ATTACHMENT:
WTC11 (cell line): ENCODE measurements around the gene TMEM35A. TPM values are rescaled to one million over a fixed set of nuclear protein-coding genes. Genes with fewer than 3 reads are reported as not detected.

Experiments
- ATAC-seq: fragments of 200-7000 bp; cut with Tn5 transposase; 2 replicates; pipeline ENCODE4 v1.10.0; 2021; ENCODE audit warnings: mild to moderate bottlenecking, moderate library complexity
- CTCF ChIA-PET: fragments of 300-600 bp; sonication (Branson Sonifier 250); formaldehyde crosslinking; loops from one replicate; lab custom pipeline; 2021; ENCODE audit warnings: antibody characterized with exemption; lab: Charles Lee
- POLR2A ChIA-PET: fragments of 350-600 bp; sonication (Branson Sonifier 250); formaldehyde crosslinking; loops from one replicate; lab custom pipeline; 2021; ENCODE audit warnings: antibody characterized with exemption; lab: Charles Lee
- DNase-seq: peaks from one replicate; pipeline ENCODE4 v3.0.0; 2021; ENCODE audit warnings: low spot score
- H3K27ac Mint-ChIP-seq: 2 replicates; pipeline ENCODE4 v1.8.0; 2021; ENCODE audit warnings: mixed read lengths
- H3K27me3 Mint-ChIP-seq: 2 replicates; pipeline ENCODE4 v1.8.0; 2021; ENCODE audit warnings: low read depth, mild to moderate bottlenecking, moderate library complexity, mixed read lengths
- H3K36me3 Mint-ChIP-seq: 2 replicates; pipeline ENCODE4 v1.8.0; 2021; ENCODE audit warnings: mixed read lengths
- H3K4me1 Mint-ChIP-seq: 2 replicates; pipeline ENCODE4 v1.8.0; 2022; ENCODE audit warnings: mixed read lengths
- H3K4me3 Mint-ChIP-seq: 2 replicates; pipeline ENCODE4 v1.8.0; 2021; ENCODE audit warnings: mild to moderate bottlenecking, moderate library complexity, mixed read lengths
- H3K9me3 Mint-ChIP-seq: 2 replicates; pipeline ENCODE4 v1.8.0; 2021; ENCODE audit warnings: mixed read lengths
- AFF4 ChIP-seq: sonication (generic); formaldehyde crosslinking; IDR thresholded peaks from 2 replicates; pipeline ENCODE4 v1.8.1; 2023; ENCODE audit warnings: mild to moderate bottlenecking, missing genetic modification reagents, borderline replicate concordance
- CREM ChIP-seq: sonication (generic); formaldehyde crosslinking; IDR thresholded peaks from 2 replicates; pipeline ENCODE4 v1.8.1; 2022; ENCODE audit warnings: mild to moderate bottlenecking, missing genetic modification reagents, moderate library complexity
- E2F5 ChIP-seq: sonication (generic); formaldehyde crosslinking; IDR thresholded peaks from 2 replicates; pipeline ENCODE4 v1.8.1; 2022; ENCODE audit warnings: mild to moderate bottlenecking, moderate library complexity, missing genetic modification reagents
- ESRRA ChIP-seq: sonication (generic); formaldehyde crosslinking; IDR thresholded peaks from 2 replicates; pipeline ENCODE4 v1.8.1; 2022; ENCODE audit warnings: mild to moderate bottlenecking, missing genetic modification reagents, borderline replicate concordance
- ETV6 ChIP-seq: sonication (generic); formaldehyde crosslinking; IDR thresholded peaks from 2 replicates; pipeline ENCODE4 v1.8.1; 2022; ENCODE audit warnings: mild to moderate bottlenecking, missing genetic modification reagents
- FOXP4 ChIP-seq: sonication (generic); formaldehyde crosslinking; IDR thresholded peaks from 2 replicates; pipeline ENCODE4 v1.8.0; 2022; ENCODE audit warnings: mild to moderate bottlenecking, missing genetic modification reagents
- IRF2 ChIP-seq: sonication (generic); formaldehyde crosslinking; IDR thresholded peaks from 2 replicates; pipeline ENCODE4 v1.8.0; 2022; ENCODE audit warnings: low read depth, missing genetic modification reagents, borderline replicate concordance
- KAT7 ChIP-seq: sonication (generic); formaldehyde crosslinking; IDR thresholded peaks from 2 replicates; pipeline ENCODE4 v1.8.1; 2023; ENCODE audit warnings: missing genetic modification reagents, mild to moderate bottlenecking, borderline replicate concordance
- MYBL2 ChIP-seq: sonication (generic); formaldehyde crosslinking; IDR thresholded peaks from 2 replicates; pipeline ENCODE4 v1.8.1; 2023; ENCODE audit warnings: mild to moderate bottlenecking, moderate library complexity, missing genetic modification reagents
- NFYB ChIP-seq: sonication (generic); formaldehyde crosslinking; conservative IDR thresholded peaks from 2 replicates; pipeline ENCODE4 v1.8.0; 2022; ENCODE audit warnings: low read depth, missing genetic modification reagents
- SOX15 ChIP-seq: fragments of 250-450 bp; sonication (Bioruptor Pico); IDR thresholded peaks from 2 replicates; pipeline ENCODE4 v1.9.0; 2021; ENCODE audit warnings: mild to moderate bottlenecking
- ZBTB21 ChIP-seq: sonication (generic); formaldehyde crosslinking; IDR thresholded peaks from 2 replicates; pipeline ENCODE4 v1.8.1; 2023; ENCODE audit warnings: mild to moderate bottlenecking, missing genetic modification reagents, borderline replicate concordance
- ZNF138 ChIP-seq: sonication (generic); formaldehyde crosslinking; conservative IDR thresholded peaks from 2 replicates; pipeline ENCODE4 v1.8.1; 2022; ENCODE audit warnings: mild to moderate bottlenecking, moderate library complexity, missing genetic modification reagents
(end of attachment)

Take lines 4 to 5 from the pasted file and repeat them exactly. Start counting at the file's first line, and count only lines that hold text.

- CTCF ChIA-PET: fragments of 300-600 bp; sonication (Branson Sonifier 250); formaldehyde crosslinking; loops from one replicate; lab custom pipeline; 2021; ENCODE audit warnings: antibody characterized with exemption; lab: Charles Lee
- POLR2A ChIA-PET: fragments of 350-600 bp; sonication (Branson Sonifier 250); formaldehyde crosslinking; loops from one replicate; lab custom pipeline; 2021; ENCODE audit warnings: antibody characterized with exemption; lab: Charles Lee